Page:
Smart-phone app can help tourists track, spot wildlife

Home » News» Technology Loading… Published: 4/19/2012 ASSOCIATED PRESS

CHEYENNE — for wildlife enthusiasts hoping to catch a glimpse of wolves, grizzly bears, and bison at Yellowstone National Park, the best place to be on the lookout may soon be a cell phone.

New smart-phone apps enable people to pinpoint where they’ve recently seen critters in Yellowstone. People who drive to those locations can — at least in theory — improve their odds of seeing wildlife compared to the typical tourist’s dumb luck.

One app called Where’s a Bear promises “up-to-the-second” animal sightings in Yellowstone. A Web site called Yellowstone Wildlife began offering a similar app.

Web sites long have kept track of animal sightings in Yellowstone. already this spring the Yellowstone Wildlife site shows signs of life: Mule deer near park headquarters at Mammoth, bison in the area of a landmark petrified tree.

WILDLIFE WATCH

■ Chasing critters: new smart-phone apps enable people to pinpoint where they’ve recently seen wildlife in Yellowstone National Park. People who drive to those locations can — in theory — improve their odds of seeing wildlife.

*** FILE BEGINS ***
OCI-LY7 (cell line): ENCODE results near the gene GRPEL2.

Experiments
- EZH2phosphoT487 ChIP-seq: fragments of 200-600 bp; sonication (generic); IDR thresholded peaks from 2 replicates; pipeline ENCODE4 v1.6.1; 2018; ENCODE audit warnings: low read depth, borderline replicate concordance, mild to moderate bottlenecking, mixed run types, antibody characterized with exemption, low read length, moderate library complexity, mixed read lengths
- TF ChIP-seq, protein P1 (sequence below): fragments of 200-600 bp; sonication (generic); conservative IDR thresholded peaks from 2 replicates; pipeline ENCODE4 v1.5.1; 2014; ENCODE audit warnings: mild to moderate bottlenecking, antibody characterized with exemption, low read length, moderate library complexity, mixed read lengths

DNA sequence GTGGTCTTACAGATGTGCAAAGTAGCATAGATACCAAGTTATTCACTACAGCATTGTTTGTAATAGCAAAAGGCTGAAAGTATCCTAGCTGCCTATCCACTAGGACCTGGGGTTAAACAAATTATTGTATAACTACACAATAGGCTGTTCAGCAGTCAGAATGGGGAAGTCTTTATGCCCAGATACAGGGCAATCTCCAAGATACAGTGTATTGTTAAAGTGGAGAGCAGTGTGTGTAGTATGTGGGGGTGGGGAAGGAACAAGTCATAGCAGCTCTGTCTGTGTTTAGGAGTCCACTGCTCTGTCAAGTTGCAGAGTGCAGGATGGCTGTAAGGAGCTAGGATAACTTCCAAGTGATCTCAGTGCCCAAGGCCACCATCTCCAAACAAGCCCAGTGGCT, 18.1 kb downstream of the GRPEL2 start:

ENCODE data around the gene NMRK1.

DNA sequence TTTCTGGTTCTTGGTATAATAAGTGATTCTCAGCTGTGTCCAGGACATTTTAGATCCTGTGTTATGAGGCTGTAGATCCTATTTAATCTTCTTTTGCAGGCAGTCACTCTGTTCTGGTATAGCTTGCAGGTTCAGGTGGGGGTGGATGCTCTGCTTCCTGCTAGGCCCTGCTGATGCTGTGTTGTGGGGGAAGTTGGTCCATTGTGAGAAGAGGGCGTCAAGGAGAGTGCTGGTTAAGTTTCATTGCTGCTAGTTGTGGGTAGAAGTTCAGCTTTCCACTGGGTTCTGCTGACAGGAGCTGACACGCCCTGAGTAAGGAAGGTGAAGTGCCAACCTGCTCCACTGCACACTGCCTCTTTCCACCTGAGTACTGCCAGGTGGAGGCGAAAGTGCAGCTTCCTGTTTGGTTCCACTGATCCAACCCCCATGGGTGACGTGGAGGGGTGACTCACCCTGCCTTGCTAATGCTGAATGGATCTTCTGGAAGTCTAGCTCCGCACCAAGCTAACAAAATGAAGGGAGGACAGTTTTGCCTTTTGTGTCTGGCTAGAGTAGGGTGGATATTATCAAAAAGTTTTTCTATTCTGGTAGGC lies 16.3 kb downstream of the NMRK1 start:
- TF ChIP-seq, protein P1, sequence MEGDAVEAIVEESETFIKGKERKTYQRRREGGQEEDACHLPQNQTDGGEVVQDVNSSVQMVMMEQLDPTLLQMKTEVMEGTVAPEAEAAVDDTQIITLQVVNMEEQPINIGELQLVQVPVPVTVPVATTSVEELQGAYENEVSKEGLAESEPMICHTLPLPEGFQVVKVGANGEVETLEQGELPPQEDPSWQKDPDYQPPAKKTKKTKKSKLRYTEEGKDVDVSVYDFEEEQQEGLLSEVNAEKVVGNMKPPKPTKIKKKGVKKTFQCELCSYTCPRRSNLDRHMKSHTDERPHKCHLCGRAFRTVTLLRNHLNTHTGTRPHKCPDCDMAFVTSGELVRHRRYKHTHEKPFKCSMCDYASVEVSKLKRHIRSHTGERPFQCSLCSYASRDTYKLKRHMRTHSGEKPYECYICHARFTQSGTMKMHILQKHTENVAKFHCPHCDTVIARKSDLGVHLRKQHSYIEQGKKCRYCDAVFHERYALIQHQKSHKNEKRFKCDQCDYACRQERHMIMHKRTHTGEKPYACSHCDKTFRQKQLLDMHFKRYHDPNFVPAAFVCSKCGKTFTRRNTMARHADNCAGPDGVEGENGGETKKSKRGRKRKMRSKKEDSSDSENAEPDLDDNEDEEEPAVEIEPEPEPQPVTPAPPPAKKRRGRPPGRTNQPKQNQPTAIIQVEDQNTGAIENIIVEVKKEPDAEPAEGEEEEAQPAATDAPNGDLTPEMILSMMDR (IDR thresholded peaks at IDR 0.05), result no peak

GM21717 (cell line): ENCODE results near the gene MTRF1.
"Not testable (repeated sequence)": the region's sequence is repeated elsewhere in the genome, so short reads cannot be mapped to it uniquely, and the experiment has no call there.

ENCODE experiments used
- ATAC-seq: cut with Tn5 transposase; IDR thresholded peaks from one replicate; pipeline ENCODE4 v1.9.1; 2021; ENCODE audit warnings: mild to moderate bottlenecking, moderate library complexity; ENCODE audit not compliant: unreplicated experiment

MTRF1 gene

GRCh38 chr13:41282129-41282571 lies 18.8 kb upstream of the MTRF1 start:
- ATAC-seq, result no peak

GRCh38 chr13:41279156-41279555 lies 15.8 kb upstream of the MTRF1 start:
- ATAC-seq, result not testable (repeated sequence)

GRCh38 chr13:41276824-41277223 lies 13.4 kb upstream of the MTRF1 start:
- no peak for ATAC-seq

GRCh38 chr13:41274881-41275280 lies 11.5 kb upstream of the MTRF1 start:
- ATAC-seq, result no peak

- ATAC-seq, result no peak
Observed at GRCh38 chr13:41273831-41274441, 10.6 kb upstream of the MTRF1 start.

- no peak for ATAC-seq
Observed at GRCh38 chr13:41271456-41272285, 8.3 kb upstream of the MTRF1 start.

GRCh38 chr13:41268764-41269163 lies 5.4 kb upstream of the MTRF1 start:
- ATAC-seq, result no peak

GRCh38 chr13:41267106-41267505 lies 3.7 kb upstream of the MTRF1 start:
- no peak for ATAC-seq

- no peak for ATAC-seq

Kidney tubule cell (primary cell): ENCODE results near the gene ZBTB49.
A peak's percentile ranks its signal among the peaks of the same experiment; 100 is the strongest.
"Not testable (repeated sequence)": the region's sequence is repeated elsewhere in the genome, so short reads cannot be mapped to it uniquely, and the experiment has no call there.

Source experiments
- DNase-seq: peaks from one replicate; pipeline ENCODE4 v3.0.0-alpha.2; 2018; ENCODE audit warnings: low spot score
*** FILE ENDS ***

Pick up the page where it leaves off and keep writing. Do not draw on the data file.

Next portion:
■ Concerns: As it is, the crowds that stop to gawk at roadside wildlife in Yellowstone can grow to hundreds of people.

■ Technical challenge: The vast majority of Yellowstone doesn’t have cell-phone coverage.

A message on the site warns of grizzlies feeding on a bison carcass near the Yellowstone River Trail. The statement relayed from the National Park Service could save a life. Grizzly attacks killed two tourists in Yellowstone last summer.

But not everybody thinks that making a lot of wildlife sighting information readily retrievable by phone is a hot idea. As it is, the crowds that stop to gawk at roadside wildlife in Yellowstone can grow to hundreds of people, said Vicky Kraft, of Pine Mountain, Calif., who maintains a Facebook group about Yellowstone.

Grizzlies are especially challenging for park rangers who have to direct traffic and keep people a safe distance away.

“It’s crazy. There’s no parking. People sideswipe each other because they’re looking at the bear,” Ms. Kraft said.

Yellowstone officials said the apps could become a problem depending on their popularity. “If it did take off it would be a concern. It’s got other applications but at its worst core it would send more people to wildlife jams,” Yellowstone spokesman Dan Hottle said.

One technical problem with the apps is that the vast majority of Yellowstone doesn’t have cell-phone coverage. also, it’s not like anybody is going to persuade a moose, elk, or bald eagle to wait around for the next tourist to show up.

On the other hand, a pack of wolves seen killing a bison might stick around for days while they fed on the meat, said Tom Mangelsen, a wildlife photographer who lives in Jackson Hole, just south of Yellowstone. “I imagine [the app] would be helpful, certainly for tourists or people who aren’t familiar with Yellowstone, and I suppose for people like me too,” Mr. Mangelsen said.

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Smart-phone app can help tourists track, spot wildlife


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